“The gaming space hasn’t seen significant new elements in the last 20 years, which gives us the advantage to do something different in the industry and push it forward in a way that private gaming platforms can’t,” Buser added.
Since then, Stadia has gone through a lot of ups and downs. For example, the long-awaited game Cyber Prank 2077, which was released in December, turned out to be a huge mess on traditional platforms, but its players stated that they enjoyed it a lot through the Stadia service. But in February, Google announced that it would stop designing its own games exclusive to the service, and its chief developer, Jade Raymond, left the company.
Buser declined to comment on the changes announced in February.
> “Luna” from “Amazon”: “Amazon” in turn revealed a cloud service called “Luna” in September, but it is still available today for invitees who pay six dollars a month to enjoy 85 games. These games can be streamed from the cloud on phones, computers, and Amazon’s Fire TV itself. Amazon, like Google, has struggled to amass a large library of engaging games, even though it does offer signature games. French publisher “Ubisoft” for an additional fee. The company has also had trouble developing its own games, which, according to Van Dronen, showed that the creative technical prowess needed to make exciting electronic games did not match the business style of the tech giants. “These companies may have a lot of exciting tech solutions, but they are all It lacks personalization.” Amazon, for its part, said it remained loyal to developing games, so it opened a design studio in Montreal in March. After much delay, she plans to launch her new game “New World” this summer.
– Cloud Offers
> Microsoft, the manufacturer of the Xbox platform, was attracted by cloud gaming technology, and launched a cloud offer called “xCloud” or “Xbox Cloud Gaming” last fall, allowing Sony to also have a cloud gaming service called “XCloud.” “PlayStation Now” can be streamed through the “PlayStation” platforms and computers.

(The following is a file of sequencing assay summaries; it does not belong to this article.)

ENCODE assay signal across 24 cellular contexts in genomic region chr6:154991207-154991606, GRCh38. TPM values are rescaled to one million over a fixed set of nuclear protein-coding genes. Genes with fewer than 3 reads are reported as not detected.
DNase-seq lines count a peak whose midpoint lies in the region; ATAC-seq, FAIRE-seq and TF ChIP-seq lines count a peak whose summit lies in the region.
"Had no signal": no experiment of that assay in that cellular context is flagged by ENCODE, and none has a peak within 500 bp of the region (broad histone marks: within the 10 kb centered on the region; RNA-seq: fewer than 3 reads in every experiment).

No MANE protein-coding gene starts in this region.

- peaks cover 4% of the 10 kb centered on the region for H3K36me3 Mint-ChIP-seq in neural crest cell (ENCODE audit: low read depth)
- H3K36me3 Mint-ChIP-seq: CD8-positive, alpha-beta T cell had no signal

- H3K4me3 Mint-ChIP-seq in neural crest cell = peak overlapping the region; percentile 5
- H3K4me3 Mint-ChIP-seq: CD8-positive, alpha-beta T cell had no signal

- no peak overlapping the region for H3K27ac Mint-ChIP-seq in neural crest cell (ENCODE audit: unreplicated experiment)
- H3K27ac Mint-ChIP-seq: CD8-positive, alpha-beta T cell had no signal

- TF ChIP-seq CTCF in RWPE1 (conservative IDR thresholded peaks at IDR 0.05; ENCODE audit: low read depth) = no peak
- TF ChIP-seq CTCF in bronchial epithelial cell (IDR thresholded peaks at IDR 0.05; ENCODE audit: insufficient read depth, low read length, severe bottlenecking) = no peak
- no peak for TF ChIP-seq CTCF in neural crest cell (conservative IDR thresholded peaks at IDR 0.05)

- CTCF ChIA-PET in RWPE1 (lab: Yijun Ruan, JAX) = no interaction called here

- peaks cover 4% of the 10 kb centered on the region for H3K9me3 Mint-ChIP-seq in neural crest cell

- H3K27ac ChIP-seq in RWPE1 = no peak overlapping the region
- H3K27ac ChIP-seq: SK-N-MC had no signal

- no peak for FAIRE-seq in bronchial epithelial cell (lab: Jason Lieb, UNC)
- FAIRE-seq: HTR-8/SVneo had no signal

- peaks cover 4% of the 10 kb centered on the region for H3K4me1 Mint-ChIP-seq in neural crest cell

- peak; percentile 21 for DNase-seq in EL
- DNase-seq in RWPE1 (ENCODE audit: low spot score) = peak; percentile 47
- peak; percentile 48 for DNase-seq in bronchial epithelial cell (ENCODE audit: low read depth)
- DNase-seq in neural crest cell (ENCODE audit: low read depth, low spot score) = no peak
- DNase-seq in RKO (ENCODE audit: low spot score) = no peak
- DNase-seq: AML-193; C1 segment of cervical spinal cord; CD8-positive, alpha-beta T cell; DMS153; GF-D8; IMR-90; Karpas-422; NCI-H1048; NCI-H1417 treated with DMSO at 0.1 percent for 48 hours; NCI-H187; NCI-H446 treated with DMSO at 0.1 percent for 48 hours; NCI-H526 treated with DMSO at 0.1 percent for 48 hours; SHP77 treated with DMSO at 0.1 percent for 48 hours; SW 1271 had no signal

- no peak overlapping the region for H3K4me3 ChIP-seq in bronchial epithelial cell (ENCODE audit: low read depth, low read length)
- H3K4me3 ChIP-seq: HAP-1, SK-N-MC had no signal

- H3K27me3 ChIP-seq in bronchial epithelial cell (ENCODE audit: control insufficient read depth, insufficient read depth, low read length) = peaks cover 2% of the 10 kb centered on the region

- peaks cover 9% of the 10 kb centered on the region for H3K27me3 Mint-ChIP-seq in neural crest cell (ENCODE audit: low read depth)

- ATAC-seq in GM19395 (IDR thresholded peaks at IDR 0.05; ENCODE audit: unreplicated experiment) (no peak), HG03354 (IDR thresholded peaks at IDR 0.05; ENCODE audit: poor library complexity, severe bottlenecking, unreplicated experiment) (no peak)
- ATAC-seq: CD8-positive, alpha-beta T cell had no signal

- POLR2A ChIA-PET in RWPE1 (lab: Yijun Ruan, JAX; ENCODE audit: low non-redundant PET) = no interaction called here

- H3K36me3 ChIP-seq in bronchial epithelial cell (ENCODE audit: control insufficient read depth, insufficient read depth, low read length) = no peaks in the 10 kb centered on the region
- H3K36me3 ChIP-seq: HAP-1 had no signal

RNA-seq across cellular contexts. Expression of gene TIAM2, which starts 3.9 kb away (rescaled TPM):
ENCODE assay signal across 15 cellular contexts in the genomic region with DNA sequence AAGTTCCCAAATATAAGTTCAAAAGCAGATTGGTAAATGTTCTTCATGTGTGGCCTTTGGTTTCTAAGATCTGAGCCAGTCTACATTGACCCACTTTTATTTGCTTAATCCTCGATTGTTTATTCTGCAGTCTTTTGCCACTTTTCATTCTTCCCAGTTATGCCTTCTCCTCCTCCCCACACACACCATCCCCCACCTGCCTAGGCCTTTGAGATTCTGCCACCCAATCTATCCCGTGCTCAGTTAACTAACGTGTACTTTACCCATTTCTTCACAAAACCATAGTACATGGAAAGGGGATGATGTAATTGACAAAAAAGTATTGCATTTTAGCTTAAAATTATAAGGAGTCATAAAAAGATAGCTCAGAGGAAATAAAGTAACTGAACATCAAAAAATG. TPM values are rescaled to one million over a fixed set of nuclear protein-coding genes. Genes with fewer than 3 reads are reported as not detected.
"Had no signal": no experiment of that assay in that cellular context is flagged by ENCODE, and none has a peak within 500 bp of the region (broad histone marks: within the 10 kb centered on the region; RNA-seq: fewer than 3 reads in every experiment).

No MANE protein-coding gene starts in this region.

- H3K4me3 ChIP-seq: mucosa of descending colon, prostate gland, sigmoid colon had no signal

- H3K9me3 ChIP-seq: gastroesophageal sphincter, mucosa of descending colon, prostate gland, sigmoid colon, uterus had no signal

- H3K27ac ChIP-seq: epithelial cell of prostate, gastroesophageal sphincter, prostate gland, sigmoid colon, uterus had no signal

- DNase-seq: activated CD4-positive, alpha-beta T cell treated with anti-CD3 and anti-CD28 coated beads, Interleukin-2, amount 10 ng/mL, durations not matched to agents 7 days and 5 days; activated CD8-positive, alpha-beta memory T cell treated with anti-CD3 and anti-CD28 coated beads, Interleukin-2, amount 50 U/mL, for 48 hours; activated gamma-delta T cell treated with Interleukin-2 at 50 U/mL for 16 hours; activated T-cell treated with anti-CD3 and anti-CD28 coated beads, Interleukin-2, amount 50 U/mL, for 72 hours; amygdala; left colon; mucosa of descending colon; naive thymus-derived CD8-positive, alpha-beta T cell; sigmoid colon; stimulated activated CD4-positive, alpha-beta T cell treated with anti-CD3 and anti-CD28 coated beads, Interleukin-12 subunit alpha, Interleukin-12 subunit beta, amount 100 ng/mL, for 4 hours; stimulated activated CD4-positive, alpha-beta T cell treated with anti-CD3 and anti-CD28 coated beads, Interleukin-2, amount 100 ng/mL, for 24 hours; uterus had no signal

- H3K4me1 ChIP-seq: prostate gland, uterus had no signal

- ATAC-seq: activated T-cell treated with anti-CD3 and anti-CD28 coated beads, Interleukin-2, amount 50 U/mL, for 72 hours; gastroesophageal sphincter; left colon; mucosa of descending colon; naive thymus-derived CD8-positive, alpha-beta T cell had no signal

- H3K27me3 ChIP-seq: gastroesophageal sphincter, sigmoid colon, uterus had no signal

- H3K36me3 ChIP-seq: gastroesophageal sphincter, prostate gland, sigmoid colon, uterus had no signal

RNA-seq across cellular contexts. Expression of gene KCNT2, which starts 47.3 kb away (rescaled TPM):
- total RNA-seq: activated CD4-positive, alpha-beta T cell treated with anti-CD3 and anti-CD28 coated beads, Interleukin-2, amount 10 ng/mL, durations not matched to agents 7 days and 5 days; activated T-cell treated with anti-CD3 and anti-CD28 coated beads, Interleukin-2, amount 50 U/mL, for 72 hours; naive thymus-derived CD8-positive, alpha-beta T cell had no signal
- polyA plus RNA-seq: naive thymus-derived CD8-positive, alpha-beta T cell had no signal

Microsoft CEO Satya Nadella said in an interview last month that his company cannot become a gaming company with a certain level of ‘high ambitions’ without cloud games. But Sony declined to comment on his words.
> Many other companies have also entered this field, including “Nvidia”, the company that produces chips and gaming devices, with a cloud program called “Ge Fox Now” with a monthly subscription of $10. “The service is not yet as fast as gaming on a PC,” said Phil Isler, vice president of GeForce Now at Nvidia. We believe that this will happen in the distant future, but we cannot say when this service will become of the quality required to attract people to use it.”
Facebook went this route as well, but unlike other companies, it avoided launching a subscription service and focused on marketing several games through its app and website. That way, people spend more time on its social networking platform. The company has also used cloud technology to test an add-on for video games: From December to March, it hosted a much-needed reality TV game called “Rival Peak” that offers millions of viewers Vote on matters related to the behavior and interaction of the characters.
Vivek Sharma, Facebook’s vice president of gaming, said cloud gaming has made it easier for people to go directly to gaming with their Facebook friends. She added, “The main goal of cloud technology is to have fun where the user is. If things are simple, easy and fast, people will do it.”
But many cloud programs were not easily available, because Apple prevented them from displaying in its App Store. The latter, which rejects applications that offer libraries of electronic games, declined to comment on the matter.
For his part, Elijah Dolosa, an experienced player in electronic games for “X-Cite”, which specializes in electronic games, tried Nvidia’s GeForce Now game. He said he was “excited and optimistic” about cloud gaming. However, other players were more cautious. Patrick Riley of Cincinnati, who has experimented with Stadia, XCloud, and Luna, said technical disadvantages have kept people from approaching cloud gaming for several years. “I don’t feel that any of these games are any fun right now,” he added.